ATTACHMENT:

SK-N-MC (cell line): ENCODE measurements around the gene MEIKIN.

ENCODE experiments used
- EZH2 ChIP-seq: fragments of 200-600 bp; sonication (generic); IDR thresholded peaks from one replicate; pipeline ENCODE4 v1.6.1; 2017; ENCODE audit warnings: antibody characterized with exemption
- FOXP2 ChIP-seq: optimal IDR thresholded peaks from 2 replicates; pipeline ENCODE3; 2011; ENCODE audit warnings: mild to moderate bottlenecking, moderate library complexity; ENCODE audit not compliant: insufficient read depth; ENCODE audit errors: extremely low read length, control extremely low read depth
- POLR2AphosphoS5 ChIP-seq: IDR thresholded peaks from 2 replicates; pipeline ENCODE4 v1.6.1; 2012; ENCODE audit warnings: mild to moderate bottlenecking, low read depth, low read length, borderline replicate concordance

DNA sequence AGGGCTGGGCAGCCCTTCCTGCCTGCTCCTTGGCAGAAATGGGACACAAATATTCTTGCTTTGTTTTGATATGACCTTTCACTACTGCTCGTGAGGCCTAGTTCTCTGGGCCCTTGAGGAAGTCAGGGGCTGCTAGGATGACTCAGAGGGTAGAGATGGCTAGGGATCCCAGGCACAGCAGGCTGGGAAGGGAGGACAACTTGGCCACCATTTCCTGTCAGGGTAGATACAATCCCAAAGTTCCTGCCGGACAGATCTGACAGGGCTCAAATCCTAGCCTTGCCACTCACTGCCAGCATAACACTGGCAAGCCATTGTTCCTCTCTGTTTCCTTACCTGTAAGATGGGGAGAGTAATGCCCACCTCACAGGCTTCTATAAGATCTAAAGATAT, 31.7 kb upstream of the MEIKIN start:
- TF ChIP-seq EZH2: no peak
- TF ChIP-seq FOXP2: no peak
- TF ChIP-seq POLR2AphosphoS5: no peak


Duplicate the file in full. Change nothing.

SK-N-MC (cell line): ENCODE measurements around the gene MEIKIN.

ENCODE experiments used
- EZH2 ChIP-seq: fragments of 200-600 bp; sonication (generic); IDR thresholded peaks from one replicate; pipeline ENCODE4 v1.6.1; 2017; ENCODE audit warnings: antibody characterized with exemption
- FOXP2 ChIP-seq: optimal IDR thresholded peaks from 2 replicates; pipeline ENCODE3; 2011; ENCODE audit warnings: mild to moderate bottlenecking, moderate library complexity; ENCODE audit not compliant: insufficient read depth; ENCODE audit errors: extremely low read length, control extremely low read depth
- POLR2AphosphoS5 ChIP-seq: IDR thresholded peaks from 2 replicates; pipeline ENCODE4 v1.6.1; 2012; ENCODE audit warnings: mild to moderate bottlenecking, low read depth, low read length, borderline replicate concordance

DNA sequence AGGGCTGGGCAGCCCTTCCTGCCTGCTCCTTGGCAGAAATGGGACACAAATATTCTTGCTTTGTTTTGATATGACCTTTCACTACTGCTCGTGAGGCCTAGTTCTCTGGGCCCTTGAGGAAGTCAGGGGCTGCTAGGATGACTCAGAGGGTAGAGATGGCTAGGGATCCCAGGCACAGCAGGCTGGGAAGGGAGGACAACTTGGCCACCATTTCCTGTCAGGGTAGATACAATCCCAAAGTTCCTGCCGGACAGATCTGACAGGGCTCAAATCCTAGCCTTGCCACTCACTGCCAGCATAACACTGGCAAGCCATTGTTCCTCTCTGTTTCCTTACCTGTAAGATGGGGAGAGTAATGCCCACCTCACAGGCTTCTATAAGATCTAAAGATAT, 31.7 kb upstream of the MEIKIN start:
- TF ChIP-seq EZH2: no peak
- TF ChIP-seq FOXP2: no peak
- TF ChIP-seq POLR2AphosphoS5: no peak